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Title: Lucilia blowflies : their ecology, taxonomy and the evolution of obligate amphibian parasitism
Author: Arias Robledo, Gerardo
ISNI:       0000 0004 8499 9885
Awarding Body: University of Bristol
Current Institution: University of Bristol
Date of Award: 2019
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Blowflies (Diptera: Calliphoridae) are of evolutionary, ecological and economic importance, performing essential ecosystem services in the consumption, recycling and dispersion of carrion and acting as facultative agents of livestock myiasis. The interspecific ecological differences that facilitate coexistence within the diverse blowfly community are not fully understood. To quantify differences in habitat use by calliphorid species (Chapter 2), thirty flytraps were distributed within three habitats at two sites in south west England during March-August 2016. A total of 17,246 specimens were caught and identified, Lucilia sericata (Meigen) was the dominant species in open habitats, whereas Lucilia caesar (Linnaeus) was the most abundant species in shaded habitats. The results demonstrate that Calliphora and Lucilia species show strong tempo,ral and spatial segregation, mediated by temperature, and that species of the genus Lucilia show differences in habitat use which are likely to be driven by differences in humidity tolerance and light intensity. These factors in combination result in effective niche partitioning. Within the genus Lucilia only one species is generally recognized as an obligate agent of myiasis in Europe, Lucilia bufonivora (Moniez). This species is a specialist parasite of amphibians. However, it has been suggested that a second species Lucilia silvarum (Meigen) may also act as a facultative parasite of amphibians. Their morphological similarity has led to misidentification, taxonomic ambiguity and a paucity of studies of L. bufonivora. To resolve this question (Chapter 3), larvae were analysed from toad myiasis cases from the U.K., The Netherlands and Switzerland, together with adult specimens of fly species that are thought to be implicated in amphibian parasitism: L. bufonivora, L. silvarum and the strictly Nearctic Lucilia elongata (Shannon). Partial sequences of two genes, COX1and EF1α, were amplified. Bayesian inference trees of COX1and EF1α and a combined-gene dataset were constructed. All larvae isolated from toads were identified as L. bufonivora and no specimens of L. silvarum were found implicated in amphibian myiasis. This study confirms L. silvarum and L. bufonivora as distinct sister species, however there is not clear resolution on the relationships of L. silvarum and L. elongata using the nuclear marker EF1α. The evolution of obligate toad parasitism is of particular interest and to investigate this (Chapter 5), molecular clock-dating was performed with a concatenated data set of 3 genes: COX1 (mtDNA), ITS2 (non-coding) and per (nDNA). Unlinked substitution and relaxed clock models were implemented to allow evolution to vary amongst lineages. Obligate amphibian parasitism probably evolved just once around 4 mya. It is likely that this occurred after the niche displacement of a saprophagous ancestor from the carrion-fly community. Evidence from nDNA phylogenies suggest that, although with slow nuclear evolution rates, L. elongata is a distinct species to L. silvarum. Consistent paraphyly of L. bufonivora across single-gene phylogenies and high mtDNA sequence divergence between Palearctic and Nearctic lineages suggest on-going cryptic speciation of L. bufonivora in these two regions for at least 2mya. Thus, due to its relative rarity, it has remained unrecorded by taxonomists until recent studies. Since the ecology of L. bufonivora is poorly understood, ecological studies were undertaken in the Netherlands (Chapter 5). These demonstrated the low abundance of adult L. bufonivora in the field and showed that it was more frequently encountered in open and wet habitats where its hosts are abundant rather than in woodland habitats. The broad issues surrounding the evolution of diversity within the calliphorid blowflies are discussed (Chapter 6) and it is suggested that it is the patchy and ephemeral nature of carrion that is the key to understanding the ecology and evolution of this family of flies, since this drives the evolution of niche partitioning and specialisation.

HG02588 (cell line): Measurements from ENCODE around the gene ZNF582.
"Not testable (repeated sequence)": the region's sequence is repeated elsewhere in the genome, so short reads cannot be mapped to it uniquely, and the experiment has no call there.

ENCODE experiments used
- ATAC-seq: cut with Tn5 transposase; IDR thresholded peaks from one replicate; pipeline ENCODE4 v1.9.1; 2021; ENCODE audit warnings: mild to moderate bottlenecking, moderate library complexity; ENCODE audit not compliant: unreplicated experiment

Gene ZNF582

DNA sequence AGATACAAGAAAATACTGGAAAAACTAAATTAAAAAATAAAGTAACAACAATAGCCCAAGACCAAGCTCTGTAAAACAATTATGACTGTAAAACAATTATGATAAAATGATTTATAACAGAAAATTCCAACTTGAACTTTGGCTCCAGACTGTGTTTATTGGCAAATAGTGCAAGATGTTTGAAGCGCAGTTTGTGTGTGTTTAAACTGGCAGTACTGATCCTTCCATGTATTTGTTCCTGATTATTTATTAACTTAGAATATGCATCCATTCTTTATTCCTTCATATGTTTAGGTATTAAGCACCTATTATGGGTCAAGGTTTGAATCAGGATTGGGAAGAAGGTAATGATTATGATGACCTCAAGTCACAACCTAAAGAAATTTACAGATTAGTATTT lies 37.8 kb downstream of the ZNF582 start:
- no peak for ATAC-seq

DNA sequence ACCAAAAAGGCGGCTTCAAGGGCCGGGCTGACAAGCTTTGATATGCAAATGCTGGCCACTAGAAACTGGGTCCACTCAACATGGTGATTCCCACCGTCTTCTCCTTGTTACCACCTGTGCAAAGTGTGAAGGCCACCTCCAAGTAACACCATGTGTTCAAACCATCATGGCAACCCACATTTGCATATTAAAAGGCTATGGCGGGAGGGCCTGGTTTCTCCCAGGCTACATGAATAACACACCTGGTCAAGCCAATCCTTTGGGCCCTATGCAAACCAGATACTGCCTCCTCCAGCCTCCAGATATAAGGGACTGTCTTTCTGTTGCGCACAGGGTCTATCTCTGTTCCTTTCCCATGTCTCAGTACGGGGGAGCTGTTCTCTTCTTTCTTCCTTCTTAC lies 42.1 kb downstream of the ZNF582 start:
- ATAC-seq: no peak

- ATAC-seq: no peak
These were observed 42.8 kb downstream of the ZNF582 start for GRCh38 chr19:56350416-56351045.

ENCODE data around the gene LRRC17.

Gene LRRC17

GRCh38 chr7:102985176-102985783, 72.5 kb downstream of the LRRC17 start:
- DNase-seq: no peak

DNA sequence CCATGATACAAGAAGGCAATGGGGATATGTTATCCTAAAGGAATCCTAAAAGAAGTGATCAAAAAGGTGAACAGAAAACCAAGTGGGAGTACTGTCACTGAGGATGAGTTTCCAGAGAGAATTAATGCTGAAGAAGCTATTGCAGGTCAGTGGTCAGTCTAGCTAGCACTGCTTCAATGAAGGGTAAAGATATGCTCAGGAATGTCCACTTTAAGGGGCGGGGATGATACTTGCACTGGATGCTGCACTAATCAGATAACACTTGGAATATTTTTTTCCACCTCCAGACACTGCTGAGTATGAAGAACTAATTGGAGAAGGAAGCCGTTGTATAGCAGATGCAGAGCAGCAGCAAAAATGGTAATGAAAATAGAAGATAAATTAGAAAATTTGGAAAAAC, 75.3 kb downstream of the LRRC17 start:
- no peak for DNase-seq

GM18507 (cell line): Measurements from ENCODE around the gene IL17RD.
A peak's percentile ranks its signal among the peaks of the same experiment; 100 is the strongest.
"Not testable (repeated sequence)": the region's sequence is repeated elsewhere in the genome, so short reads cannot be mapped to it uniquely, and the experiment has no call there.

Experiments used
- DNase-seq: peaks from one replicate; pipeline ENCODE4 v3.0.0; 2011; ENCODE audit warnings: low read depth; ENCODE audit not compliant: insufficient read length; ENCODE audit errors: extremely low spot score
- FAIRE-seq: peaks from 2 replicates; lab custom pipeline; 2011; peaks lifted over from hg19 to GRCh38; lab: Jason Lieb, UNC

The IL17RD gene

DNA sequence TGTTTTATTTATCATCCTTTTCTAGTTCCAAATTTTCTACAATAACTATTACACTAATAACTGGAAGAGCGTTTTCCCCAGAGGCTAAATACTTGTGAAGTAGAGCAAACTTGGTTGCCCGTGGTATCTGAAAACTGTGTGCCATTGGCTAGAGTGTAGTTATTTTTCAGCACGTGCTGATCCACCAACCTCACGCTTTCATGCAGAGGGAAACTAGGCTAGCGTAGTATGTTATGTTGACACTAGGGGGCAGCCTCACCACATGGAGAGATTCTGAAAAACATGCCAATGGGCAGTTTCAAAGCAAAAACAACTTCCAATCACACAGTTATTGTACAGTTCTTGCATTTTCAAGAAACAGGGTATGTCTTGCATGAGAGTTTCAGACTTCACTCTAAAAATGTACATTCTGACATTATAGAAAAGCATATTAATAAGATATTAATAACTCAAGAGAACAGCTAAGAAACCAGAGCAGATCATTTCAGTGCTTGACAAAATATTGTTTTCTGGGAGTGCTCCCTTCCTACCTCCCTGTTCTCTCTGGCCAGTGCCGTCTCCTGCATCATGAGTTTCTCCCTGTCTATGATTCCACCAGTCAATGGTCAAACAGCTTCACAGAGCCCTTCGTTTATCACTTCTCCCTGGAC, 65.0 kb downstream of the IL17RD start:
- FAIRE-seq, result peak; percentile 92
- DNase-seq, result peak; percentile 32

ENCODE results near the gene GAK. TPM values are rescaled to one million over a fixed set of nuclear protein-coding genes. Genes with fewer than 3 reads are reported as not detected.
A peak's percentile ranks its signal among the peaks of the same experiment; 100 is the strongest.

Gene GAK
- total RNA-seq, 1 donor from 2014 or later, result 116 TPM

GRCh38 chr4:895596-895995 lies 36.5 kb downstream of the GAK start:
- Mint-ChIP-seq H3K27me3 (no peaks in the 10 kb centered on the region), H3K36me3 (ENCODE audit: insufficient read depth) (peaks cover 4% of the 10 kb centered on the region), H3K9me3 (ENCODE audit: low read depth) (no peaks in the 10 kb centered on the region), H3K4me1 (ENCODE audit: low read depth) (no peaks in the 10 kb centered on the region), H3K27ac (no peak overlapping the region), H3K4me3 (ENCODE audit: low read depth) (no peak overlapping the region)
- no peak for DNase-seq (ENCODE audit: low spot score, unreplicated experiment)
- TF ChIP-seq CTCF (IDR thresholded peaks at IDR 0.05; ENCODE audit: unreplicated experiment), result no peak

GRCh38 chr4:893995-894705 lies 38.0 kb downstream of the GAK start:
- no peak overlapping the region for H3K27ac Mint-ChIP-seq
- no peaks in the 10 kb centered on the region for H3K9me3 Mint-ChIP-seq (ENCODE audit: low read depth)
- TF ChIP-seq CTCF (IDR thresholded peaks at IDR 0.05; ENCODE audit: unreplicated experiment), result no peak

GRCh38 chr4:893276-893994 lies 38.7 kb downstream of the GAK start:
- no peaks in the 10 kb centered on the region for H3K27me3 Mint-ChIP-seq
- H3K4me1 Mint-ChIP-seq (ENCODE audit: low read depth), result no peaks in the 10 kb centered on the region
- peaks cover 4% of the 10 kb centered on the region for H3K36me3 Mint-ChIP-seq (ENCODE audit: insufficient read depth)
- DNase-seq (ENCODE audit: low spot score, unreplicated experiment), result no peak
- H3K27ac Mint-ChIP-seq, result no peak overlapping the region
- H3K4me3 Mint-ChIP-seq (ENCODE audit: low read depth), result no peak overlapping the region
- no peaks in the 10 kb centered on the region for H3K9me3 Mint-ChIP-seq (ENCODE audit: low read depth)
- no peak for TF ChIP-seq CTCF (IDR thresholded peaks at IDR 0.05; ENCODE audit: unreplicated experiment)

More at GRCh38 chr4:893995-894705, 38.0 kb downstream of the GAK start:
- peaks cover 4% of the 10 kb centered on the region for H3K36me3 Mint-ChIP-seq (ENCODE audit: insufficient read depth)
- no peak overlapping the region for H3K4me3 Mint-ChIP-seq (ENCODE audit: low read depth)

Supervisor: Morgan, Eric ; Wall, Richard Sponsor: Not available
Qualification Name: Thesis (Ph.D.) Qualification Level: Doctoral
EThOS ID:  DOI: Not available